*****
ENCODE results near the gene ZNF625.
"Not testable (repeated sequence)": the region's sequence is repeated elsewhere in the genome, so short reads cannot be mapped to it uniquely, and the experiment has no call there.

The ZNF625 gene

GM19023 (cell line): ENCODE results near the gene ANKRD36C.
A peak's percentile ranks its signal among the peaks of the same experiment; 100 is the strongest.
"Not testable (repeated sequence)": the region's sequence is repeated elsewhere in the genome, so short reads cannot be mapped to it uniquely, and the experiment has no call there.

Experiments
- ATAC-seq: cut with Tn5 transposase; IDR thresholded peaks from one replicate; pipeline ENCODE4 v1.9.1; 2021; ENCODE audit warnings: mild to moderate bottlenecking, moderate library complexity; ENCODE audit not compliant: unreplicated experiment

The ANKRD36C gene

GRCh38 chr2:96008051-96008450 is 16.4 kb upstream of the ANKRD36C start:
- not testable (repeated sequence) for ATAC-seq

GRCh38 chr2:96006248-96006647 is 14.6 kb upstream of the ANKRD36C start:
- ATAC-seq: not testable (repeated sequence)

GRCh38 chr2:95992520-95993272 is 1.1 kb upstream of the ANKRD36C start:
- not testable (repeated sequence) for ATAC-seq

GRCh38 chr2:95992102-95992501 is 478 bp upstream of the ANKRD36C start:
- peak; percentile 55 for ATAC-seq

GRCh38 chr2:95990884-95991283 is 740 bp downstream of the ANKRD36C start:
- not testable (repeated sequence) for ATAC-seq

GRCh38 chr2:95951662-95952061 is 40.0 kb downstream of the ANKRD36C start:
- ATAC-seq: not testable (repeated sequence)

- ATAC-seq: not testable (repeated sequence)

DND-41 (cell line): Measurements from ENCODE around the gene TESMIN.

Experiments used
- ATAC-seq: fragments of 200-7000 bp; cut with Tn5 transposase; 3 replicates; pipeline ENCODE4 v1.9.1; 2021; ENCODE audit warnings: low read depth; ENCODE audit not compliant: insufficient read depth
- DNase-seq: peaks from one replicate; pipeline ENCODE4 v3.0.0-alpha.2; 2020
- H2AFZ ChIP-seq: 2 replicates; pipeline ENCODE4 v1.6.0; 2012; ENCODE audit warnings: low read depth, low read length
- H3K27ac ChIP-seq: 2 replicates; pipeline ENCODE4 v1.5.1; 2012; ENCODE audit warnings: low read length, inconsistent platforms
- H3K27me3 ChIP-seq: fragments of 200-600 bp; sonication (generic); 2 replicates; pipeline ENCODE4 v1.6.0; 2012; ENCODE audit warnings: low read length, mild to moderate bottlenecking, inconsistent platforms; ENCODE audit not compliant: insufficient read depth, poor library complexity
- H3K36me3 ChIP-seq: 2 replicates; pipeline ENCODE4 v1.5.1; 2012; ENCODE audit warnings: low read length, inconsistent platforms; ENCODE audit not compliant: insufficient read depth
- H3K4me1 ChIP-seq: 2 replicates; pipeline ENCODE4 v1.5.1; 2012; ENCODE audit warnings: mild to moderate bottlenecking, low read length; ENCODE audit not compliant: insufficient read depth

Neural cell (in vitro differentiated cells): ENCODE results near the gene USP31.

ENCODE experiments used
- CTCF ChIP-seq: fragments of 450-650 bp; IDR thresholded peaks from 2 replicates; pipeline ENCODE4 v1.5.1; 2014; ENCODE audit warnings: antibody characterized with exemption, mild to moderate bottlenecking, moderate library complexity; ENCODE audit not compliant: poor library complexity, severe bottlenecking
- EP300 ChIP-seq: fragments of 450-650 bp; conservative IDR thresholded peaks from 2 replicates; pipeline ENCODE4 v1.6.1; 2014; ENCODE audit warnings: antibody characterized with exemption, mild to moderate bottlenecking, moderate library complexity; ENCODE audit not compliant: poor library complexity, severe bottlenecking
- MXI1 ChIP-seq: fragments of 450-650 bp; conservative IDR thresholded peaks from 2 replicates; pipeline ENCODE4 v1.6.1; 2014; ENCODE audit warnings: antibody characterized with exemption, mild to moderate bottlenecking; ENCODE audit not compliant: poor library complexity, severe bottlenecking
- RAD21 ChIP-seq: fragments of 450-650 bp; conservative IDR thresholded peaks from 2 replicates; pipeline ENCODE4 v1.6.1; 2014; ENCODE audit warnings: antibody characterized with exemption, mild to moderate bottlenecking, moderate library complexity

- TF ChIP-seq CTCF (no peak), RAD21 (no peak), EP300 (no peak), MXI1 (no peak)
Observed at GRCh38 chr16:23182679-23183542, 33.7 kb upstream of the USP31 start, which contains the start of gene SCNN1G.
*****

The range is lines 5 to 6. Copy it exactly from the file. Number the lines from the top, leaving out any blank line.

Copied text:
A peak's percentile ranks its signal among the peaks of the same experiment; 100 is the strongest.
"Not testable (repeated sequence)": the region's sequence is repeated elsewhere in the genome, so short reads cannot be mapped to it uniquely, and the experiment has no call there.